Twenty years after its declaration as a World Heritage Site by UNESCO (in December 2000), the University City of Caracas, the main campus of the Central University of Venezuela (UCV), is going through its worst moment. This paradigm of art, urbanism and architecture is on its way to becoming a ruin.
This is indicated by an opinion article published in the New York Times in Spanish, signed by the Venezuelan architect Federico Vegas, who highlights that the decadence that is brewing in one of the most important spiritual and intellectual symbols of Venezuela seems a reflection of the profound political, economic and social crisis the country is going through.
Just eight months ago, the most important and neuralgic section of the network of covered corridors that connect the different faculties of the University City was fractured due to lack of maintenance. The lack of cleanliness in the roof drains and the corrugated roof dug a huge pit whose weight caused the columns to collapse.
Then, it became resoundingly evident that the University City of the UCV is dying and its agony can go unnoticed in a country where so much perishes and so little is born.
Country devastated, university in decline
Just as Venezuela is devastated by laziness or overwhelming corruption, with an oil production plummeting, which is sinking in a scandalous way the hyperinflationary and dollarized economy, the UCV shows the gradual degradation and destruction of the Venezuelan educational system, with a desertion in the stage average of 50% in 2020 due to the exodus of more than five million Venezuelans and the pandemic, and 95% of deteriorated schools, the loss of almost half of the teachers since 2015 and the deepening deficits in educational quality , according to experts.
Vegas emphasizes that, “in the last decade, the inconceivable has taken shape: a University City that begins to become a kind of archaeological ruin. What used to be slow begins to rush. Time in Venezuela has begun to pass in reverse. History flows backwards, like a current that weakens, puzzles and disintegrates us. Our future seems to exist only in the works of a fading past ”.
There is nothing by chance
It also highlights that this disintegration is not accidental: “The Central University of Venezuela was always at the forefront of new visions and opposed to authoritarianism throughout the 20th century.” During his tenure, Hugo Chávez sought to bend her by denying her essential economic resources for her survival, which triggered, in 2007, a series of protests by university students – from public and private institutions – against the government’s authoritarian measures. Chávez’s supporters were never able to win in the internal elections and, now, from the perspective of the government of Nicolás Maduro, the UCV simply does not exist.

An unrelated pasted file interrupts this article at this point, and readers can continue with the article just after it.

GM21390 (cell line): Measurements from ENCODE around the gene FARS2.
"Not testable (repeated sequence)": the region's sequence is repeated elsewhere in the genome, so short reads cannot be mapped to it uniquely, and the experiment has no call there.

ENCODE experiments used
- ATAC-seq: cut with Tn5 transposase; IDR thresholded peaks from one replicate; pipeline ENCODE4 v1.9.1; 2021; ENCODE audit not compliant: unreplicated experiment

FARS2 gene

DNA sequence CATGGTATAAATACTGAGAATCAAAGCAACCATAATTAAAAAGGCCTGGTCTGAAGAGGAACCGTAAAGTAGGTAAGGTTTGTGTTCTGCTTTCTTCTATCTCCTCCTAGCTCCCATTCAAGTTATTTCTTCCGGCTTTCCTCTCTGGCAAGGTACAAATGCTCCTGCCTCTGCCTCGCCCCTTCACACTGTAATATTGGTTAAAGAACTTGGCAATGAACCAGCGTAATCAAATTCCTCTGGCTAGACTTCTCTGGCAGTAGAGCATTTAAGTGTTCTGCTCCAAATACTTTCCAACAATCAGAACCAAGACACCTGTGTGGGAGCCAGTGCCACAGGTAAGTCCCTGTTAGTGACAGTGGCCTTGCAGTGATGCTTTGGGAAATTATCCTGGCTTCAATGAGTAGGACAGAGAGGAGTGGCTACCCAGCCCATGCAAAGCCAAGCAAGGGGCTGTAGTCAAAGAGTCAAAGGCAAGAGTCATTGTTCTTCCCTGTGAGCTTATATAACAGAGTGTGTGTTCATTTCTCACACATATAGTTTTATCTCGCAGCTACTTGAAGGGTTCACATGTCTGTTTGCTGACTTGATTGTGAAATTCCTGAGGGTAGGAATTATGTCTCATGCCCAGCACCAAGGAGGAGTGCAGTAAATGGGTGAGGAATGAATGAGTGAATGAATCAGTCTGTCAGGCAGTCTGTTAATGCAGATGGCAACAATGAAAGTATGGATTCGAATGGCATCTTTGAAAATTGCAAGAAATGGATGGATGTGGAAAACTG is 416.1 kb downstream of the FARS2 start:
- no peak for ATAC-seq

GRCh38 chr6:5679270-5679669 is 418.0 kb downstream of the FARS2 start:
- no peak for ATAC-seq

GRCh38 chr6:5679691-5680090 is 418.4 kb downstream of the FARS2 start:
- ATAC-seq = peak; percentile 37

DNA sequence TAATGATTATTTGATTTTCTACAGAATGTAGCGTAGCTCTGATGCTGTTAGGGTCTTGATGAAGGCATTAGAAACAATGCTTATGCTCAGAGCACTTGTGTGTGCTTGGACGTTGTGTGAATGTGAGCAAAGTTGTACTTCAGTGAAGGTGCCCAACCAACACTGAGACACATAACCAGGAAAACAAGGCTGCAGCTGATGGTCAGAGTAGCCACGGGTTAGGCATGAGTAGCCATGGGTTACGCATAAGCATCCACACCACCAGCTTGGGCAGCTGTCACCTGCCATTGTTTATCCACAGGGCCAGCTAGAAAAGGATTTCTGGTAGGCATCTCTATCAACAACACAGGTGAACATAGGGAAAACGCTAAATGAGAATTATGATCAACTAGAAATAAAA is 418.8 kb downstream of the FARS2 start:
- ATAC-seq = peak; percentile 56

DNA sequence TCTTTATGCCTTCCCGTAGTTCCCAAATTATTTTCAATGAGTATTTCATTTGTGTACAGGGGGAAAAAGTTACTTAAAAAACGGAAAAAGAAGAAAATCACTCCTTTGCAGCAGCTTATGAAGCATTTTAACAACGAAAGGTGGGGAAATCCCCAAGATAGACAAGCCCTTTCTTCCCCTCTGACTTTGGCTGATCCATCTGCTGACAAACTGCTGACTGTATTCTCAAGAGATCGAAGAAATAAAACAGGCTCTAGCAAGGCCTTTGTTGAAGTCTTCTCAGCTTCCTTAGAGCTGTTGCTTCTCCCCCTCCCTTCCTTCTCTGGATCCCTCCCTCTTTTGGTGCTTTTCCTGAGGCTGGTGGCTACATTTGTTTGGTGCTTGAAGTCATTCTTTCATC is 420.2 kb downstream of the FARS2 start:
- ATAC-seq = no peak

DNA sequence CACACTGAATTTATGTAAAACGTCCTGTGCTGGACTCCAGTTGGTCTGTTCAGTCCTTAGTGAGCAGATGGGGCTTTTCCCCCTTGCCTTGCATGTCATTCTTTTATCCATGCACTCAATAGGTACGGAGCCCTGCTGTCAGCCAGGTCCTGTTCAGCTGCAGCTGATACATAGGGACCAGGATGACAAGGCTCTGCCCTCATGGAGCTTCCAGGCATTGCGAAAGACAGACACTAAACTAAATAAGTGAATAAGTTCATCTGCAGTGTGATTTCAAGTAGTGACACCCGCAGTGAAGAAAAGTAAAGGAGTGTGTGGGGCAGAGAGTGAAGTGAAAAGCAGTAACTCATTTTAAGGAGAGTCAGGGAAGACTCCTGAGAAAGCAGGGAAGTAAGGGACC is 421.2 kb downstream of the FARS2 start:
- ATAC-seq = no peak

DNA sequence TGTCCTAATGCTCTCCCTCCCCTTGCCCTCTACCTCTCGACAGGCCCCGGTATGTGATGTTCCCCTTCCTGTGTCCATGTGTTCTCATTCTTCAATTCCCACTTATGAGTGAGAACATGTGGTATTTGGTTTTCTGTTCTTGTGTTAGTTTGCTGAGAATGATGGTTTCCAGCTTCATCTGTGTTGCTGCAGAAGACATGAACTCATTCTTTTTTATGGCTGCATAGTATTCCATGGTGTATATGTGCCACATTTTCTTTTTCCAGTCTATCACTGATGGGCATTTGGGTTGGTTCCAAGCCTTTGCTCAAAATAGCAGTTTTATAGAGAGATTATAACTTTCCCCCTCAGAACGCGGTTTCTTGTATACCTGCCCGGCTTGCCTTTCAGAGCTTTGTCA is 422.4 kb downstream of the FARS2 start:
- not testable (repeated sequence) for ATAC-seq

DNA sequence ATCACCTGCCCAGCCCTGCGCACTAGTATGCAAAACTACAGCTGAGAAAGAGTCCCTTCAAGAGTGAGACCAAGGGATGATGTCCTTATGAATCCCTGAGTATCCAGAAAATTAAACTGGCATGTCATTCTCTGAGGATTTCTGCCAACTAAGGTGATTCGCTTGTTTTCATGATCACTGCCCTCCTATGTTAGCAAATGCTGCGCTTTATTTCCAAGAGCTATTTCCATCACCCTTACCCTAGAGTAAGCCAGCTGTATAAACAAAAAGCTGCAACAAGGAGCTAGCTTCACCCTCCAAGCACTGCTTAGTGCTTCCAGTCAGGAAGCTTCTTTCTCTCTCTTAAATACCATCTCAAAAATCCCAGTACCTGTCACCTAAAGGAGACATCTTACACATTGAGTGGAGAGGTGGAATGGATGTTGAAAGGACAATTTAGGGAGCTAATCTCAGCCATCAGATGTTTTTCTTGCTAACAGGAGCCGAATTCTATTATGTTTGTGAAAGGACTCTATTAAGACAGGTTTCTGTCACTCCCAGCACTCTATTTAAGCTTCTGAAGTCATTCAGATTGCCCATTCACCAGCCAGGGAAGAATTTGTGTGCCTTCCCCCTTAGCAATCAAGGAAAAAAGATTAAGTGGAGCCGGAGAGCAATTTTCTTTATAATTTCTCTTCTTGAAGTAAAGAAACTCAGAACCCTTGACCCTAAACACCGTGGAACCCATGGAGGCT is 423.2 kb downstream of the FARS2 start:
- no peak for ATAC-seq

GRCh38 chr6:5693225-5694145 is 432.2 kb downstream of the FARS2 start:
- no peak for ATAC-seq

“There is no repression more hypocritical than laziness and suffocation”, in a government “whose notion of maintenance is to keep culture under the tombstone of absolute abandonment, as is evident in the national museum system”, indicates the author.
The truth is that the University City, conceived and designed by a world renowned and influential Carlos Raúl Villanueva, with murals, mosaics, stained glass windows and sculptures, ramps, canopies, umbracles and patios, with its famous Aula Magna, colorful and illuminated concert hall With Alexander Calder’s grandiose acoustic clouds, today she is remembered by depressing images of a fractured hallway, or an income of five dollars a month for a full-time professor at the Faculty of Architecture, a figure that is difficult to believe and assimilate.
“It takes a deep passion as an educator to undergo such humiliation. These events illustrate a strategy that Maduro’s Chavista government shamelessly wields: ‘Morality and lights are our last needs.’ Just the reverse of Simón Bolívar’s most revered phrase (‘Morality and lights are our first needs’) ”.
Other bitter details
Vegas also adds other details: classrooms emptied of students and teachers, abandoned to destitution and robbery, looted of their works of art. And the sad thing is that “the UCV is not an isolated case: The University of the East (UDO), for example, has been subjected to a process of constant decline that includes from the usual budget suffocation to blatant acts of vandalism.”
If in 2000 the Unesco declaration was a source of pride and celebration, twenty-one years later this same declaration must become an instrument of guidance and survival. Unesco’s task cannot be limited to weighing the works of the past; its main task is to integrate them into living culture and civilization in the present. Unesco should draw attention to the current agony of our University City in the 21st century with the same vigor and the same relevance that it once celebrated “an example of coherent realization of the artistic, architectural and urban ideals of the early 20th century” .
** Fernando Vegas, in addition to being an architect, is a writer, his most recent novel is entitled Los años sin trial.
Read the article published in The New York Times.